The program emphasizes the importance of early reading


January 23 – Homeschool teachers from the Teen Parent Related Services program at Ector County ISD distribute age-appropriate books for parents to read to their children approximately every two and a half months.

First deployed in September, Homebound teacher Hortencia del Bosque said she secured a grant of about $5,000 from the Education Foundation to begin Early Literacy Jumpstart.

In his office in the George HW New Tech Odessa building, there are bins of books for different campuses organized by age, and del Bosque has a list of books.

“We try to give them a book every two and a half months. Each time they receive a book, I continue to give them this reading guide to help them reinforce the importance of reading for their child,” said said del Bosque. .

She has a list of questions and answers about the benefits of reading to your children, such as what you should read to your newborn; when and how should you start reading to your baby; how many minutes a day should you read to your baby.

“In these questions I’ve also broken it down by age, like when it was born, which is important for them to remember that the back layer of their baby’s eyes can’t fully detect light, that’s the reason why contrasting black and white is so important in those early books. And then at 3 months when that’s developed, then contrast and color and pattern and texture and sound are introduced, so… that’s educate them as well as give them the tools, the books that are appropriate for that developmental age,” del Bosque said.

Del Bosque said she also sends parents reminders about the importance of reading texts, GIFS, quotes and facts between book distribution periods.

The Early Literacy Jumpstart project is a bit outside the norm for del Bosque as she is a retired Odessa high school English teacher and department head.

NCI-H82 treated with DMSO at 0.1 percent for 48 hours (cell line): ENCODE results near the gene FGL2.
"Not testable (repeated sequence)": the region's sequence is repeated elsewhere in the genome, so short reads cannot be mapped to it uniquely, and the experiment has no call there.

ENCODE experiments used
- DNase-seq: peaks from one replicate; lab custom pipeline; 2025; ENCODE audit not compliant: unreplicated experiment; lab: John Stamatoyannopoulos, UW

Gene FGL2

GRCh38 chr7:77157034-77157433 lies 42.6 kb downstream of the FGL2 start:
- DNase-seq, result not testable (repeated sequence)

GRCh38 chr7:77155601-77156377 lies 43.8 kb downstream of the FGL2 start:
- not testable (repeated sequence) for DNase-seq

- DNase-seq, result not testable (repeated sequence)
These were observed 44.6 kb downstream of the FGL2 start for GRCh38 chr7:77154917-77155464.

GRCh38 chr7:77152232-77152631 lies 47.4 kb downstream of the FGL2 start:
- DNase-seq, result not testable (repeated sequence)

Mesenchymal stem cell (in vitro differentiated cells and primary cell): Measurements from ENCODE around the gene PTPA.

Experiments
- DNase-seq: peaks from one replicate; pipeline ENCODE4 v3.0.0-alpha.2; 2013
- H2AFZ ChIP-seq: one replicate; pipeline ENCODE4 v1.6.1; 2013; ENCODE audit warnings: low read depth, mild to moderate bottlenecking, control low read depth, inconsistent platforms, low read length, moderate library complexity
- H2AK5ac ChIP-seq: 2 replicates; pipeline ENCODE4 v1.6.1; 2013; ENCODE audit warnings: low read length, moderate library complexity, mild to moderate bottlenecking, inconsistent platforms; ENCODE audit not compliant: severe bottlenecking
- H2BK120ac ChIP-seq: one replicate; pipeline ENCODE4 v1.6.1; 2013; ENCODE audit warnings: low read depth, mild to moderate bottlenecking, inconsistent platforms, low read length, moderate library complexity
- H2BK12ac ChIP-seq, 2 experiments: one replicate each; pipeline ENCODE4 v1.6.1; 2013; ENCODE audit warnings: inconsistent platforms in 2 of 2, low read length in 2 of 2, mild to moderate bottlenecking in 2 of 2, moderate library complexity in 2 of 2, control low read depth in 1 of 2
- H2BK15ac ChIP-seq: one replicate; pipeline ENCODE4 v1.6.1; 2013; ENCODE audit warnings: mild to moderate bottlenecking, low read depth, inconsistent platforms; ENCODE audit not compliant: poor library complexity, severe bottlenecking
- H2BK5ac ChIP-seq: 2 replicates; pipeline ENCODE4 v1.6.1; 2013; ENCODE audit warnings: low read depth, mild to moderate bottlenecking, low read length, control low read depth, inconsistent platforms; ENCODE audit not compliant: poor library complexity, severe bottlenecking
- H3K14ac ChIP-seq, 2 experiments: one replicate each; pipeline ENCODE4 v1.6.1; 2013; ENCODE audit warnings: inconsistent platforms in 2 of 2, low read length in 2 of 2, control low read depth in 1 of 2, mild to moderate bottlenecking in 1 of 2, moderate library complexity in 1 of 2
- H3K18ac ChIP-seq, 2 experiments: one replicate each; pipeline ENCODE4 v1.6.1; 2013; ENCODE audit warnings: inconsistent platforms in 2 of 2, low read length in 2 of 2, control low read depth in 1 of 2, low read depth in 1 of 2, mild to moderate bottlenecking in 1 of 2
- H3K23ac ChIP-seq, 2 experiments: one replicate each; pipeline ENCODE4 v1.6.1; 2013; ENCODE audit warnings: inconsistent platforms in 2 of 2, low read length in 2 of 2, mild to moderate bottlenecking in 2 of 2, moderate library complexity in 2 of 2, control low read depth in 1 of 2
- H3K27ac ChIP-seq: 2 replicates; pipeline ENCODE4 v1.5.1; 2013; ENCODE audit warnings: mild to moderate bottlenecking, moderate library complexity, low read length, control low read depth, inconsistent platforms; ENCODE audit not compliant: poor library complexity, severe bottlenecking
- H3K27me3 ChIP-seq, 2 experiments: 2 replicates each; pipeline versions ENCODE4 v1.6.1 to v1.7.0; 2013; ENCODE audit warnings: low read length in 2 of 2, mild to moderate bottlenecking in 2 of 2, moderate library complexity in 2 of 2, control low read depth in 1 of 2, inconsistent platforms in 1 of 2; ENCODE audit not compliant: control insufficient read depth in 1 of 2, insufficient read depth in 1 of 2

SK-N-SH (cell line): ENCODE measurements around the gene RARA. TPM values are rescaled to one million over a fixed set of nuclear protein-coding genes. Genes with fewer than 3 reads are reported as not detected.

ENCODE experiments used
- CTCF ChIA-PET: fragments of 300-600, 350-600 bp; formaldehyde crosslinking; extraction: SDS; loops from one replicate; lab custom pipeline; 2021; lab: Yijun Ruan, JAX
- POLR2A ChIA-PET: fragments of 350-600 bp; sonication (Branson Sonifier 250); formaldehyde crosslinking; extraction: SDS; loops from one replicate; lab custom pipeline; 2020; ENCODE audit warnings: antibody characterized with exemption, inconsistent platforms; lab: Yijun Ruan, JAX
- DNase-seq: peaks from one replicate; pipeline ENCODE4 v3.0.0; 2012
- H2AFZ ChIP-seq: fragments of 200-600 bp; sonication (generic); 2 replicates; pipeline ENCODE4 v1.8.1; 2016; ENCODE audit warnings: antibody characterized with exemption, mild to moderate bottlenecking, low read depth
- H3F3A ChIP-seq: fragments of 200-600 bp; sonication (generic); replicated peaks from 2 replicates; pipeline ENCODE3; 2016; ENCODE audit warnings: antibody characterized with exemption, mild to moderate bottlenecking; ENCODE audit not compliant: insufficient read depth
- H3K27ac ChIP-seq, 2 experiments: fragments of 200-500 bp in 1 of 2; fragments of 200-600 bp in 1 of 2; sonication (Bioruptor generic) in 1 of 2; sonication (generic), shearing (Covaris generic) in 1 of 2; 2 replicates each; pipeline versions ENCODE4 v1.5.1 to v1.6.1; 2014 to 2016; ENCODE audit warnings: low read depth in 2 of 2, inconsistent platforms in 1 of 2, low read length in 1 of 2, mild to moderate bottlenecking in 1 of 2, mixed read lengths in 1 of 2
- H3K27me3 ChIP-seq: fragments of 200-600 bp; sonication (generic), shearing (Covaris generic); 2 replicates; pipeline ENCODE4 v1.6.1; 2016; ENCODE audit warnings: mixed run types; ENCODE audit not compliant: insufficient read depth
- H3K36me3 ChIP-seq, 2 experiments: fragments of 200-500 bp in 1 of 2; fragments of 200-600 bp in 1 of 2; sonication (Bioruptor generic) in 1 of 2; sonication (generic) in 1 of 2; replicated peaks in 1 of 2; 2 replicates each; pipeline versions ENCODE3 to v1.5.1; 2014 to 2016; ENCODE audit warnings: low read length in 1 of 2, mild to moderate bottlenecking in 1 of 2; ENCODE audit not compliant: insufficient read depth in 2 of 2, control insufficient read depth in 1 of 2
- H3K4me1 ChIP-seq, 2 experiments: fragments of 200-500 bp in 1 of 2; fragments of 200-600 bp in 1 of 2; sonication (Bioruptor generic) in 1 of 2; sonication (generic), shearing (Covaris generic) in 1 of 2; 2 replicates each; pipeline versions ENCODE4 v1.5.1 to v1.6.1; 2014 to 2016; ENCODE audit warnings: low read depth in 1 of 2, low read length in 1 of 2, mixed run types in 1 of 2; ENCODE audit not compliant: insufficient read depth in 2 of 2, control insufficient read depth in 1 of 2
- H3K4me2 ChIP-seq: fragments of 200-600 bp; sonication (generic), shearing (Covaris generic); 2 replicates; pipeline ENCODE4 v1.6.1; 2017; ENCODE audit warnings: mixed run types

“I learned a lot and I created this grant, wrote this grant, researched early literacy and the importance of reading and the types of books you should read to your children at different ages and so right away,” she said.

Her motivation wasn’t just that she was dealing with students who were new parents, but the results of what she saw in high school when students didn’t have that foundation.

Another factor was Superintendent Scott Muri’s revelation that less than 35% of children were ready for kindergarten. Del Bosque began to wonder how this was possible.

“And then I started thinking, I’m dealing with a group of parents. Maybe I can do something now to help build literacy, so I just started researching and j wrote this grant,” she said.

The initiative required an adjustment for the team as they are used to working directly on the health and well-being of their students and parents and their babies.

“…We are not used to working with the education of these infants, so it was really out of the box. … Now everyone seems to agree. The students love it They’re asking for the next book, I’m actually now on DonorsChoose…to try to help continue the inventory that I have and maintain it for the next three, four years, because we really want our new- born keep reading,” Del Bosque said.